• Schools and other education settings will no longer be advised to test twice-weekly, with immediate effect.

  • NHS and social care staff will no longer get asymptomatic testing but this is expected to continue for patients and care home residents.

  • Covid passports will be scrapped from 1 April, with venues no longer recommended to use them. They will still be available for international travel.

  • The Office for National Statistics survey of Covid in the community will be maintained but in a slimmed-down version.

  • The Vivaldi study on care homes and Panoramic study on antivirals will continue, the government insisted, although it was not clear how they will be funded and whether enough testing is being done to support them.

At Johnson’s first press conference since 19 January, Whitty and Vallance emphasised that the ability to maintain surveillance and “ramp up” testing again would be crucial in future. Whitty stressed that people with Covid should still self-isolate, even though the government has not committed to renewing that advice beyond April.

Johnson insisted there was no division on the “living with Covid” strategy. “I don’t want you to think that there is some division between the gung ho politicians and the cautious, anxious scientists. We have a very clear view on this, that this has not gone away,” he said.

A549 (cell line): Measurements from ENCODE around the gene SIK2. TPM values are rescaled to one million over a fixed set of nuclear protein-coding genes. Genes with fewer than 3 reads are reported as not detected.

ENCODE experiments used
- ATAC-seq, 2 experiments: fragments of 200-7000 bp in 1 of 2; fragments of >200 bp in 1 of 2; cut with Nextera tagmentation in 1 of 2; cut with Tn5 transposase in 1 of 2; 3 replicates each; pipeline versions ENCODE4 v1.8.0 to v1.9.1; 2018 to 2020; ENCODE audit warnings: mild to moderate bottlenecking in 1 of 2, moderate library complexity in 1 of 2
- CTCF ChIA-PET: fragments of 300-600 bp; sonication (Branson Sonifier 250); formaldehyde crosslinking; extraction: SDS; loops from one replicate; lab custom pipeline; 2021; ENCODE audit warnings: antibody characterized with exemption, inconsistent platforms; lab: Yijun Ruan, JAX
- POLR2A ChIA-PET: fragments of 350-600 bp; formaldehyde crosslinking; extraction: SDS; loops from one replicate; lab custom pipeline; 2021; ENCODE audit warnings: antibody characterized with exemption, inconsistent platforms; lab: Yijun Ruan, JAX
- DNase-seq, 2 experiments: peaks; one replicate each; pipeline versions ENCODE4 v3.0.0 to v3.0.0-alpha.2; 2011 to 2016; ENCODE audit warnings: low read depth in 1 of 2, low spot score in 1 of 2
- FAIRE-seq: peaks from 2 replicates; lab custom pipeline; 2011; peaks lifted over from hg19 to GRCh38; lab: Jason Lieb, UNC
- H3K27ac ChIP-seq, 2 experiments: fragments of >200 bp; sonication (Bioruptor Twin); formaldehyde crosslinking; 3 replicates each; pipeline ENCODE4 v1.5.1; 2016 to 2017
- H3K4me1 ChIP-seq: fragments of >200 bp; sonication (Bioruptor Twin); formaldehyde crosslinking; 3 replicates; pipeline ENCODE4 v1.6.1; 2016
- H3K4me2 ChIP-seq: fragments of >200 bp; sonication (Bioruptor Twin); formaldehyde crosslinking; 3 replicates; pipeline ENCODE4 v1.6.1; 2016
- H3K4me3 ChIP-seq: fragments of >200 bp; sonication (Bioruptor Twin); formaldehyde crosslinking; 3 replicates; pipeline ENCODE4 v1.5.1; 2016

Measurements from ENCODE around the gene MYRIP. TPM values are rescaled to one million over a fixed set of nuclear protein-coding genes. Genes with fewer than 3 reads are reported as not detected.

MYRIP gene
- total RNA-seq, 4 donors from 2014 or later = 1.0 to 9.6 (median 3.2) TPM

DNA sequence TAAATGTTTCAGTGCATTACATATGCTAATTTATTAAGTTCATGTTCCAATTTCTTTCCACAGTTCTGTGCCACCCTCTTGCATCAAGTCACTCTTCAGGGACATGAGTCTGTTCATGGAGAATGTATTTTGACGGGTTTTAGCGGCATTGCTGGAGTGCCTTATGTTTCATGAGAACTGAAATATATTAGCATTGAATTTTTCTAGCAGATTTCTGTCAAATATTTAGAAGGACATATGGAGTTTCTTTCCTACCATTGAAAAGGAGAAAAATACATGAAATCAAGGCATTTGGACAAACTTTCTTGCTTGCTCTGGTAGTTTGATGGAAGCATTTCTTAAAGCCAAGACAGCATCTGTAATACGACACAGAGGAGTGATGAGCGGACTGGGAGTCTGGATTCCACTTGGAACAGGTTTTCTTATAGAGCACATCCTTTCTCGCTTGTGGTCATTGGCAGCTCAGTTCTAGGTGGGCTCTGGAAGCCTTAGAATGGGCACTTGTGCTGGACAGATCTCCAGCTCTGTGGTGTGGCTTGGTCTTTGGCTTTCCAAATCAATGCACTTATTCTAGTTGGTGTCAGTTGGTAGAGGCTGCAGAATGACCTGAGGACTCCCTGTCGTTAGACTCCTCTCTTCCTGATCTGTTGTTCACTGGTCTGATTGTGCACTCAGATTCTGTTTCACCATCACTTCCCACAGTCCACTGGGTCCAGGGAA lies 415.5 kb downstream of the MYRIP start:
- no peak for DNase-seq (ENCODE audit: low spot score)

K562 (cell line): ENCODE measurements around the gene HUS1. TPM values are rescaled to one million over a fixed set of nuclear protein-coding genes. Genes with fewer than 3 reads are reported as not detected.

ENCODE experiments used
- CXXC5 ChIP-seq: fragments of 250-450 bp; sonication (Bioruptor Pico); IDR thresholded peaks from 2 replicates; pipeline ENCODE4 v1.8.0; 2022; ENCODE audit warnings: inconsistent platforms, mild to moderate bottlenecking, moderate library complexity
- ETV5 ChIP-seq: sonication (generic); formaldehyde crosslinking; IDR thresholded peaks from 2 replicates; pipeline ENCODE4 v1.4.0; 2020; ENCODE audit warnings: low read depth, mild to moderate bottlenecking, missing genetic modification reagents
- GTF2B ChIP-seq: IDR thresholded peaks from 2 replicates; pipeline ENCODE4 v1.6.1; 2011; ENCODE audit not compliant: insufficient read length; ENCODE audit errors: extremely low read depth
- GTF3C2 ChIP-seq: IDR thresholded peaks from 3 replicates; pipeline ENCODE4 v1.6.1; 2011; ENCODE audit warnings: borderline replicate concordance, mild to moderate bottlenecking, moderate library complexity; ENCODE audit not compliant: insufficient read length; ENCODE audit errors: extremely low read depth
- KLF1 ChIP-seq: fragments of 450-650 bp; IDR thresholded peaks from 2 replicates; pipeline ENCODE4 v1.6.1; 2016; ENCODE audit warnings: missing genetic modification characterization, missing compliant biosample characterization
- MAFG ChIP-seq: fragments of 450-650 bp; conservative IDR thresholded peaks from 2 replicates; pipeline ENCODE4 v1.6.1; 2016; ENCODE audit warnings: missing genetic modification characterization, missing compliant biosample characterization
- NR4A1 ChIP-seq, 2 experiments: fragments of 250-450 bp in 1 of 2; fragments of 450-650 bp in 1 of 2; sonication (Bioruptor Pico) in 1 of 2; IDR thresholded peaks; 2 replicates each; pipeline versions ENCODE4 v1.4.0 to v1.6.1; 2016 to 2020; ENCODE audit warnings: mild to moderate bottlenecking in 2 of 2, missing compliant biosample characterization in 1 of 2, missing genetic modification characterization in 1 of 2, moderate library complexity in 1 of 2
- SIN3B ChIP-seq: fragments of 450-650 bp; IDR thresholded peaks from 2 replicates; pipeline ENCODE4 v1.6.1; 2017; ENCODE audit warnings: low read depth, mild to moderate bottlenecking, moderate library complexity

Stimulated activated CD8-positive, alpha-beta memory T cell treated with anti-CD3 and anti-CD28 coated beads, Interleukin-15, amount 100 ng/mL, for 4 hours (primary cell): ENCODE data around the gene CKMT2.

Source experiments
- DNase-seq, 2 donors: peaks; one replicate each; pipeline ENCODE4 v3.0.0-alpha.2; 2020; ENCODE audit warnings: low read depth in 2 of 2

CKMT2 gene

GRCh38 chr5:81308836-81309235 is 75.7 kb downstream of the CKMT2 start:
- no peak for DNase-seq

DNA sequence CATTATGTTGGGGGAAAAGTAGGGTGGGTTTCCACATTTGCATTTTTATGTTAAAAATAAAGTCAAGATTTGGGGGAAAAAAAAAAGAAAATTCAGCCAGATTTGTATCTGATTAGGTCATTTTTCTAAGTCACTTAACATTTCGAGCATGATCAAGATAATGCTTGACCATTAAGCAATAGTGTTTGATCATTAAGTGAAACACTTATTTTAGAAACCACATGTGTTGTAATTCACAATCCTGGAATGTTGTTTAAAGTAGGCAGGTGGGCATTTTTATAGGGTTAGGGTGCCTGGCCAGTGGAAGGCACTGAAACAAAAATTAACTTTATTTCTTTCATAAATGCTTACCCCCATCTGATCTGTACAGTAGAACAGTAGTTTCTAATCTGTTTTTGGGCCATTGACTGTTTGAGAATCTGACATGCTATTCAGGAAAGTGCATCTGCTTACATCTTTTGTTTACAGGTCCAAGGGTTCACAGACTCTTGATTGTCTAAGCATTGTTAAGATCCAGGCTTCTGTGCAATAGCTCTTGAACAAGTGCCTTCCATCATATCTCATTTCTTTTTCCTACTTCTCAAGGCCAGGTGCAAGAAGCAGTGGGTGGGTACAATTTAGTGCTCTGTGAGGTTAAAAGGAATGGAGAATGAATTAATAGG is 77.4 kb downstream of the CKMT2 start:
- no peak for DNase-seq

Vallance suggested he was concerned about the rates of infection once people returned to pre-pandemic behaviour. “In terms of the current situation, I’d like the prevalence to be lower, I’d like rates of infection to be lower … We are not back to pre-pandemic behaviours yet. And as those returns you would expect the pressure and transmission to increase.”

The changes were met with scepticism from Labour, who accused the prime minister of weakening sick pay in a way that will “hit the lowest paid and the most insecure workers the hardest”.

Keir Starmer said: “We can’t turn off Britain’s radar before the war is won. ‘Ignorance is bliss’ is not a responsible approach to a deadly virus. It actually risks undoing all the hard won progress the British people have achieved over the last two years.”

Some scientists said it was right to begin winding down the pandemic response now the Omicron peak has passed but others expressed worries about the consequences of an abrupt end to free testing. Prof Stephen Reicher, a member of Sage’s behavioural science subgroup, said he was concerned it “exacerbates inequalities for those who can’t afford to test or to self-isolate”.

“All the rhetoric about freedom, and about choice and about allowing people to exercise ‘personal responsibility’ hides the fact that those freedoms and choices are limited to those who have the means,” he said.

“Johnson’s removal of support for self-isolation and testing takes choice away from those who cannot afford to stay home or buy testing kits. Johnson exposed the fallacy of his argument in asserting that ‘anyone who wants to can buy a test”. No they can’t. if you are already having to choose between eating and heating, tests are an impossible luxury.”

Following the announcement, free government LFTs appeared to have run out, with a message saying “there are no home delivery slots for these tests right now”.